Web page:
Now, go forth. Do your thing, whatever that might be and if your holiday plans are NOT to your liking for whatever reason, I implore you to carve (like that turkey reference?) out some chunk of time in which you will do something you absolutely do want to do and that you will relish that time. You can be late. You can leave early. You can make your shower as long as you need to. The world will keep turning. The dinner will wait. Spend a little of that time on you – it will make the gratitude part of this whole shebang oh so much easier.
My super smart reverend said something that really stuck with me today. He was talking about the difference between calling people out and calling people in. He discussed this in reference to supporting minority groups and working against oppression. When we see something happening that contributes to oppression or systemic injustice, we may feel tempted to call that person out. We may feel tempted to use all of our righteous indignation to label their behavior as racist, sexist, classist or whatever else it might be. In fighting against these cultural problems, we may feel tempted to whip out our high intensity label maker and sort everyone according to their misdeeds. There’s something really satisfying in identifying the wrong in others; there’s also something divisive, hurtful, and counterproductive in shaming someone this way.
My ministerial pal encouraged us, rather than calling people out, to call people in. There is more than one way to skin a cat (why do we say this, it really is gross), and shaming someone is not the only way to address something they have said or done that is hurtful or unjust. Continue reading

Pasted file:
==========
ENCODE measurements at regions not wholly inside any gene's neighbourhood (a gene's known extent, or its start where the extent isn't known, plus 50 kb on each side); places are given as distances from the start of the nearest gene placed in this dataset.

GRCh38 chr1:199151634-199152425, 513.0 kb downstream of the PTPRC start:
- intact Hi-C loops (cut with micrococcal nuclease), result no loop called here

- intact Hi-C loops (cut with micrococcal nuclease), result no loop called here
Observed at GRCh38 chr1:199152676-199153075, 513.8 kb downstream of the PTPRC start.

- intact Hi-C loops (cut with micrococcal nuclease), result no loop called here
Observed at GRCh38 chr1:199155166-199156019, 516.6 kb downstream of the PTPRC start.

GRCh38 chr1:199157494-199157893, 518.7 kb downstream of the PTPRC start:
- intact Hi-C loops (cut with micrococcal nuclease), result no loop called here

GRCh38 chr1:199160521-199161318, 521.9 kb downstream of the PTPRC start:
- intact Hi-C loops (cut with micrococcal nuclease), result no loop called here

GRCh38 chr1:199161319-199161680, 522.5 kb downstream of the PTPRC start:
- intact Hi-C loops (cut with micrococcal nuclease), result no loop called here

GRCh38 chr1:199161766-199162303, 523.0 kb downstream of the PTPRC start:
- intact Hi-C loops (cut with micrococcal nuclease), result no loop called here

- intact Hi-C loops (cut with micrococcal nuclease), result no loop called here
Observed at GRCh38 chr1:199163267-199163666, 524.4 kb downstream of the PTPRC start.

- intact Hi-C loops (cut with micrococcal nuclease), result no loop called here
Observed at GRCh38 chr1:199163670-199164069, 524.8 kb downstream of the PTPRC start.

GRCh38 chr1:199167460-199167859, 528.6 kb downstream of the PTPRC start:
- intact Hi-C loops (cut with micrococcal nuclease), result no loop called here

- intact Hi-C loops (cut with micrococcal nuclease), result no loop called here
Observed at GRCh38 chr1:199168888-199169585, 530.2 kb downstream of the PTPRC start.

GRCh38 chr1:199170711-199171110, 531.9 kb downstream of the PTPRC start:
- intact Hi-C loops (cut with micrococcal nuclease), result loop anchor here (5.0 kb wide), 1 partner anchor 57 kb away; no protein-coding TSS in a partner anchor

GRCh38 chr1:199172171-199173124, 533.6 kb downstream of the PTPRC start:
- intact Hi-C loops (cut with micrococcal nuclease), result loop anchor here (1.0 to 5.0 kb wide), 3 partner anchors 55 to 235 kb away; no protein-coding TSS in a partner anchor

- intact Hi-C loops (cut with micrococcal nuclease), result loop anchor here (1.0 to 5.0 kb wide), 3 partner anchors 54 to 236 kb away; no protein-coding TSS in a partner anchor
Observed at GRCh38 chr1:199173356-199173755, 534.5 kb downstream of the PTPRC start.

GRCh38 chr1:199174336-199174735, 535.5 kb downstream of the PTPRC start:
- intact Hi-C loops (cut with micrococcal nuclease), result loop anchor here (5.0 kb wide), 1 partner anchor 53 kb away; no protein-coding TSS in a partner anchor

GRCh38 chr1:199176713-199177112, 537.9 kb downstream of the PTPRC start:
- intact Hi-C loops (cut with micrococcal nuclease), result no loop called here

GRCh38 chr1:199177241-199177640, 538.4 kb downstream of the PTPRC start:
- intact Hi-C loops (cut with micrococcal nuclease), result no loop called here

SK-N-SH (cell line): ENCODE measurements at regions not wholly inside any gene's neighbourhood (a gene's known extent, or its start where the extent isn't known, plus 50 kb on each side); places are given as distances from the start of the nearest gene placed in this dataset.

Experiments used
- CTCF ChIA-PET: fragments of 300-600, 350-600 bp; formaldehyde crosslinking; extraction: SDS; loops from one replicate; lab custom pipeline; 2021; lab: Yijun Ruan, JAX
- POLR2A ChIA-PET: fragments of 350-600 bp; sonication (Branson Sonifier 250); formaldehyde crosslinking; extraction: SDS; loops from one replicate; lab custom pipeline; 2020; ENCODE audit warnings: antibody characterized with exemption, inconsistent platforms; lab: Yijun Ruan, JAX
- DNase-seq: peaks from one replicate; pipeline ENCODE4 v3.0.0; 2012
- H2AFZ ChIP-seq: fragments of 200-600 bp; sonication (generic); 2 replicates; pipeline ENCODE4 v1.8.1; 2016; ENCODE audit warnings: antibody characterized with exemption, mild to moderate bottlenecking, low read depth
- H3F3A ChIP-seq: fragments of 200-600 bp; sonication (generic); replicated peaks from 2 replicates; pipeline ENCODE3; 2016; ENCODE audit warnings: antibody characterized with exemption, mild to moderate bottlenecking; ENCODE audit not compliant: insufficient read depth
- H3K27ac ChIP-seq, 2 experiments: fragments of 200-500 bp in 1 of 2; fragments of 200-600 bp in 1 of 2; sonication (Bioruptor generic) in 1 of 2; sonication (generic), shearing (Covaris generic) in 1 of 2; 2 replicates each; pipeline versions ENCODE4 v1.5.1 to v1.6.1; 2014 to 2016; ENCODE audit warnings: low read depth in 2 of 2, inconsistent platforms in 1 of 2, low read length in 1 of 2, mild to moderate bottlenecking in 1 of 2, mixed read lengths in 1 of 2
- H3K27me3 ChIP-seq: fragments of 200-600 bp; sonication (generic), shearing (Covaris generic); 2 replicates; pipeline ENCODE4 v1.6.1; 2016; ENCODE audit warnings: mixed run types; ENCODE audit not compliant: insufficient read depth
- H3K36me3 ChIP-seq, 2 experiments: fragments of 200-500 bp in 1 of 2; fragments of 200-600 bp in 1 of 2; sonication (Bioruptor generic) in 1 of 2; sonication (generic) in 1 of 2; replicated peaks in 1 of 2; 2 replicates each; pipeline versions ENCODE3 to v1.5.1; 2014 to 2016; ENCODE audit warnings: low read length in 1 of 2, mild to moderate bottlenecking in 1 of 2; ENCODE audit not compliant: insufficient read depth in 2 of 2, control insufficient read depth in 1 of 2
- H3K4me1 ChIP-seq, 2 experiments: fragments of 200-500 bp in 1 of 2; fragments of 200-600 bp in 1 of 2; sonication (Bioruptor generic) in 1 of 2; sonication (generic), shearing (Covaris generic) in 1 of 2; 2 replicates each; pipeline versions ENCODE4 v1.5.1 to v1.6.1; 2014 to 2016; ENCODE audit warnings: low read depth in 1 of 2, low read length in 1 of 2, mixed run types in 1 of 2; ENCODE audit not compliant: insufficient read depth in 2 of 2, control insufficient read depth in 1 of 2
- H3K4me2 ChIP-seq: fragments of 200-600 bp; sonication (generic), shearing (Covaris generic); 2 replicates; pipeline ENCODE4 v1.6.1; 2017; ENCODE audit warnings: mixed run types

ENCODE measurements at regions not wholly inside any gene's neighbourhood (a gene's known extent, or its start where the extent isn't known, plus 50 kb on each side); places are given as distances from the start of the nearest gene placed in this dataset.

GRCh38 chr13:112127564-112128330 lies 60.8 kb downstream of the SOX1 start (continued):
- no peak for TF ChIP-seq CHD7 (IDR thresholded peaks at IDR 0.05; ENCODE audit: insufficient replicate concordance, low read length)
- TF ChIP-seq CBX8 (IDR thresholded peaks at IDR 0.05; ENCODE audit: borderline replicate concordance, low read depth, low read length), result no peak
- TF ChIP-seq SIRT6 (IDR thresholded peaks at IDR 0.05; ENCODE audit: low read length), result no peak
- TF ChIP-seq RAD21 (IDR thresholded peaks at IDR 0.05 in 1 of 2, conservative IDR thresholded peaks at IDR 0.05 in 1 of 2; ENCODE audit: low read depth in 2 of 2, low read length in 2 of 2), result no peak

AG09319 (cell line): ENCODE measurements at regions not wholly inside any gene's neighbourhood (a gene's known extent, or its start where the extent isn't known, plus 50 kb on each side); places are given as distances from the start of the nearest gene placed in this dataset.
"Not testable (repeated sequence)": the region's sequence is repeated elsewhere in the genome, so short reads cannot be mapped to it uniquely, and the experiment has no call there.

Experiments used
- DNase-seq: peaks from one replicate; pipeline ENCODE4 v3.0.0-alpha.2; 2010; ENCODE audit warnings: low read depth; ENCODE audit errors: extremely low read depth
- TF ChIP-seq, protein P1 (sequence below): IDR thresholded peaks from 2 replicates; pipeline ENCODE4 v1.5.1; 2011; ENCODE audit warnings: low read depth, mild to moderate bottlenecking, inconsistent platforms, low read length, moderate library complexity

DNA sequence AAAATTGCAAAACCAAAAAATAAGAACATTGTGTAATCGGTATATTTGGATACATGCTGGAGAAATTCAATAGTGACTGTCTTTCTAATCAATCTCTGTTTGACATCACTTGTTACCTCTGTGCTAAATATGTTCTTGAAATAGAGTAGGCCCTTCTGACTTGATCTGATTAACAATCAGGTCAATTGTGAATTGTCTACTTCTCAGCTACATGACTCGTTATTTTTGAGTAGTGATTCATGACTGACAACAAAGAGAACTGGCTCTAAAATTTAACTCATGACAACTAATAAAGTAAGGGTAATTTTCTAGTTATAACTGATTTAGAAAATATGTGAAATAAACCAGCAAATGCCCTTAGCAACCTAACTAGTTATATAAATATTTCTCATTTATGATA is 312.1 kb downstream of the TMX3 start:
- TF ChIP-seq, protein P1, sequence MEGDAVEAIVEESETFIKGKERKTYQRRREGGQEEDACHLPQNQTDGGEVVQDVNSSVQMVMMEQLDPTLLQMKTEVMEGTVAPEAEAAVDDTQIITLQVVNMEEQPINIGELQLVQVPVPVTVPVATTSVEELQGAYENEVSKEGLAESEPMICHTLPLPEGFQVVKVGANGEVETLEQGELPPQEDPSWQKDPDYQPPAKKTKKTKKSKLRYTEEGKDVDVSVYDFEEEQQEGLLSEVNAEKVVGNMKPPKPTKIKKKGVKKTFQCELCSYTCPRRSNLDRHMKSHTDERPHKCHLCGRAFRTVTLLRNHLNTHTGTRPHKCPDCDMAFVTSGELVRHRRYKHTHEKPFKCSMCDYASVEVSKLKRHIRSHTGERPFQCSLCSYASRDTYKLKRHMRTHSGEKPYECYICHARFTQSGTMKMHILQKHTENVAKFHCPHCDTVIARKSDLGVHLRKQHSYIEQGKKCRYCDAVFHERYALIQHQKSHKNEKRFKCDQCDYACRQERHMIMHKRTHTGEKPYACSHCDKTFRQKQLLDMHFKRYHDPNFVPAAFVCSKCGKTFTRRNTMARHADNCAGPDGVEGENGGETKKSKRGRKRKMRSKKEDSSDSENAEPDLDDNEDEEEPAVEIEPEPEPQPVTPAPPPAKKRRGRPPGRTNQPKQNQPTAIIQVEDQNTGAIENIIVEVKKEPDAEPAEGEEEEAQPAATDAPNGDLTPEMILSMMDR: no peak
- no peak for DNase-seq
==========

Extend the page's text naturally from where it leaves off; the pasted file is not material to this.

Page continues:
I’m standing in the kitchen, tidying, reviewing in my mind the things that I need to accomplish that day, and then I think of something else I should do this minute that’s more important. I get mad at myself for forgetting, leave what I was tidying in the kitchen unfinished, and move on to that forgotten task, which I likely also fail to complete because the chatter in my head about what needs doing overwhelms completion. This is one version of my overwhelm. It might be triggered by a genuinely busy day BUT the day doesn’t even have to “look” particularly busy.
Another version of overwhelm for me has not so much to do with the amount of busy, but the kind of busy. This overwhelm is me looking at my calendar (as an introvert) and seeing no time for me to be alone, no time to make reasonable transitions, or just too many big events with lots of people stacked up on one another (hello holidays!). The result is the same, a lot of spinning and discontent. Continue reading
It has been an unprecedentedly weird week in American politics.
There’s a lot to say about it, but honestly, I’m pretty sure it’s all being said. It’s out there. If you want more, there’s plenty to be had.
What I want to tell you isn’t about polls or data, it isn’t about graphs. It isn’t even about political platforms, strategies, or protests.
What I want to tell you is that we are all still here.